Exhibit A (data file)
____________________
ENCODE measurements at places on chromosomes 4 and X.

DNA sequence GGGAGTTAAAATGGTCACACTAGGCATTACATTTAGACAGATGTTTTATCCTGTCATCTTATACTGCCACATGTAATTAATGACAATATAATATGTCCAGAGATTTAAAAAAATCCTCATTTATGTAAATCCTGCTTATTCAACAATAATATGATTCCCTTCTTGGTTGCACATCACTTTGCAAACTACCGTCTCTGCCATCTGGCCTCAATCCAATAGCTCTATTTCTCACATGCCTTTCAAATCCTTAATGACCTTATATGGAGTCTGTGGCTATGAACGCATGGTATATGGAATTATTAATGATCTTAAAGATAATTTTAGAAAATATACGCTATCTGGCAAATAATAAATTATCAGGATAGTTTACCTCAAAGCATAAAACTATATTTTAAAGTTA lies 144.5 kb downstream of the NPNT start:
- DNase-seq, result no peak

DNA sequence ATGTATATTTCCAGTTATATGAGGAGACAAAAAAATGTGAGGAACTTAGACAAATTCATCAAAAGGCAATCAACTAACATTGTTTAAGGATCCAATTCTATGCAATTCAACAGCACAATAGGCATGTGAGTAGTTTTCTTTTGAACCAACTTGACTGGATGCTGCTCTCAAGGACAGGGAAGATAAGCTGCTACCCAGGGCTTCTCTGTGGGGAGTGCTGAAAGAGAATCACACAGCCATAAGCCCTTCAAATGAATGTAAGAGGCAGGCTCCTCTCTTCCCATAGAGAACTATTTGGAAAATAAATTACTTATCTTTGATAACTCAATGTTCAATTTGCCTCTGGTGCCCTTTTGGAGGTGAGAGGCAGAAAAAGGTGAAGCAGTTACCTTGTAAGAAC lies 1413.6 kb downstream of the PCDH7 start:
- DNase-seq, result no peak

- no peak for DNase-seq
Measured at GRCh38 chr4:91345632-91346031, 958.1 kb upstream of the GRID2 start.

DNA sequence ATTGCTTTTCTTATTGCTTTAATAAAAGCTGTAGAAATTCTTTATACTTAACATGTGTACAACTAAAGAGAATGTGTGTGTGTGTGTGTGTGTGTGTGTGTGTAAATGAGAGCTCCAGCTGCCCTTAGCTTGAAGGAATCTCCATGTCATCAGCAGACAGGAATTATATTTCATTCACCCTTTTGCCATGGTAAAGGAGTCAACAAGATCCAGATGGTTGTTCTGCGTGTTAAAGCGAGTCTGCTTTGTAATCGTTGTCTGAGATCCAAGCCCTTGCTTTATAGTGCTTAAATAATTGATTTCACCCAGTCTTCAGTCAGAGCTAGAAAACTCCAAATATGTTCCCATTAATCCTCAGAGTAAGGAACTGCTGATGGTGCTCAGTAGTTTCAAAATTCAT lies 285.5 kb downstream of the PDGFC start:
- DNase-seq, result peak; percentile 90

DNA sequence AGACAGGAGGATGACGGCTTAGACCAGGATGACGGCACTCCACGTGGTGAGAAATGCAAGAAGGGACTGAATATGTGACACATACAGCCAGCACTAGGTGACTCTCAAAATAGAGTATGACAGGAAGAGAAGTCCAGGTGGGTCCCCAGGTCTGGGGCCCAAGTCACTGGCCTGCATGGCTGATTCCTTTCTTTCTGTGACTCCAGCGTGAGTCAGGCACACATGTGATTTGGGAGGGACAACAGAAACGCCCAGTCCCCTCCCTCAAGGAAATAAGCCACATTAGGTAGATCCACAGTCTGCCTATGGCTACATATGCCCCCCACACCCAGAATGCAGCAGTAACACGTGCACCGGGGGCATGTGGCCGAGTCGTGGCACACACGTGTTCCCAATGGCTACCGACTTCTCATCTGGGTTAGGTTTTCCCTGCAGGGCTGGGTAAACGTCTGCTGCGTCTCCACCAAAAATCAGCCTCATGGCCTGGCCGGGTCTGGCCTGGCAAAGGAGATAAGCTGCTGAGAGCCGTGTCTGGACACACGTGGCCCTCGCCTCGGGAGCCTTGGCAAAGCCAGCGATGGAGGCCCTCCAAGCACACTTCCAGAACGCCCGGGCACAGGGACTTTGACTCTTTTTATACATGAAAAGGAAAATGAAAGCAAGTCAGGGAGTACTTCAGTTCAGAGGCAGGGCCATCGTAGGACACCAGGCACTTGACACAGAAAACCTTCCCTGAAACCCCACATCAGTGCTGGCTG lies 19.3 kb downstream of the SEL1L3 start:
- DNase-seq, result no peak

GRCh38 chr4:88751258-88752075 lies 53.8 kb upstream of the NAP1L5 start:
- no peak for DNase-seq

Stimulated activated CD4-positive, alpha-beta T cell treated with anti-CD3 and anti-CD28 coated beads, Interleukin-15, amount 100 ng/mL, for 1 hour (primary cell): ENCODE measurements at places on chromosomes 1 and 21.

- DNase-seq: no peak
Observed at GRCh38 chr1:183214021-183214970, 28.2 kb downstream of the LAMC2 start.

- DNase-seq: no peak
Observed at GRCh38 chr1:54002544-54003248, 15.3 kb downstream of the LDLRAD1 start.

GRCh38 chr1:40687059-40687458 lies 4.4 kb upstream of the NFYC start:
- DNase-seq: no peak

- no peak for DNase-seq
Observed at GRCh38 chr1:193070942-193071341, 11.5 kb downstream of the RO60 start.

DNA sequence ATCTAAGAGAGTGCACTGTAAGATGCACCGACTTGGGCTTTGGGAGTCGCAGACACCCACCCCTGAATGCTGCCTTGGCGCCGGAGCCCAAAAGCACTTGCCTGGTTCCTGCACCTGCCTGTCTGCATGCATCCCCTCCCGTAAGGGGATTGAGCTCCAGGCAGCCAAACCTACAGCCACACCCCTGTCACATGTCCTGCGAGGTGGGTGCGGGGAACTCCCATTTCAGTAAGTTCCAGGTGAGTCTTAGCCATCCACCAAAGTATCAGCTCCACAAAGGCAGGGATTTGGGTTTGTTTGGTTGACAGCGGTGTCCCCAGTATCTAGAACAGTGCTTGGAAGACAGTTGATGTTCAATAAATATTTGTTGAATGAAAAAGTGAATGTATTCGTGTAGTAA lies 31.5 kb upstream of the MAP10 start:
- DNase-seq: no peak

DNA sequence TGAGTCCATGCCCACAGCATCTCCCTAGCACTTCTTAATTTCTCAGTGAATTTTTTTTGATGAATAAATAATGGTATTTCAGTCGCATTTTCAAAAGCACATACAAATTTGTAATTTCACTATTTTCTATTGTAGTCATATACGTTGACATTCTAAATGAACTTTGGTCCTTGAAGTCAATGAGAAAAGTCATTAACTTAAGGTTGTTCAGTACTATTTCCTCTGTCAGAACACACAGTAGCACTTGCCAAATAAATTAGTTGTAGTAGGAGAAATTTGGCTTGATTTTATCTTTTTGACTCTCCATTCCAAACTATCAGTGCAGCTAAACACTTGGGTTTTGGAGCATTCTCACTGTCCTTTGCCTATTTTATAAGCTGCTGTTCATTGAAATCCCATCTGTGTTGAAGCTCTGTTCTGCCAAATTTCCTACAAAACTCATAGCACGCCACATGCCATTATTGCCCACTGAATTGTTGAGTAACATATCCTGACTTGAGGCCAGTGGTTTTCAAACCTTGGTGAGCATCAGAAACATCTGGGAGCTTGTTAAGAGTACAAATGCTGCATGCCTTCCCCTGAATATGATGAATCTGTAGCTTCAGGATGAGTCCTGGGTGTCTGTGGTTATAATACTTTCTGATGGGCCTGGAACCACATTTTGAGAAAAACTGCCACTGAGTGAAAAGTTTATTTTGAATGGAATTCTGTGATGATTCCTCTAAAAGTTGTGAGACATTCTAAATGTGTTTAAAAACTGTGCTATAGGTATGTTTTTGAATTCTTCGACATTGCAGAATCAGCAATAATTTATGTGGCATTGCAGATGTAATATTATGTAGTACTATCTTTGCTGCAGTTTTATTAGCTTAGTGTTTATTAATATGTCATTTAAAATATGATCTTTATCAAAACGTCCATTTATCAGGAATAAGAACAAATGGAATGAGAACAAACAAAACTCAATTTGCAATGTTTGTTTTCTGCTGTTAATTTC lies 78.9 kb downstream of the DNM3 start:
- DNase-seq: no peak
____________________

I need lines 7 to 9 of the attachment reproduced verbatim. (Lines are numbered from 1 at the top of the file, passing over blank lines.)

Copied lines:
Measured at GRCh38 chr4:91345632-91346031, 958.1 kb upstream of the GRID2 start.

DNA sequence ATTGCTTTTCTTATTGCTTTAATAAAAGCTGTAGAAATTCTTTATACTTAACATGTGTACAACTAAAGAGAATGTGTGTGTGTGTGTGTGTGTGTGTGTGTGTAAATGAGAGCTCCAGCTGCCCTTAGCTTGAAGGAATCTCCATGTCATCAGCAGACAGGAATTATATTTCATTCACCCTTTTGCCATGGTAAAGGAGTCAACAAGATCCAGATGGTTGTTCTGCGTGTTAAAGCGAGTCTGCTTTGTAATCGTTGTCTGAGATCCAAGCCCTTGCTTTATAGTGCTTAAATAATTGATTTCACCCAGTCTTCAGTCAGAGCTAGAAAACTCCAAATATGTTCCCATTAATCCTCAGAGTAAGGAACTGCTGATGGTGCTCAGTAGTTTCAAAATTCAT lies 285.5 kb downstream of the PDGFC start:
- DNase-seq, result peak; percentile 90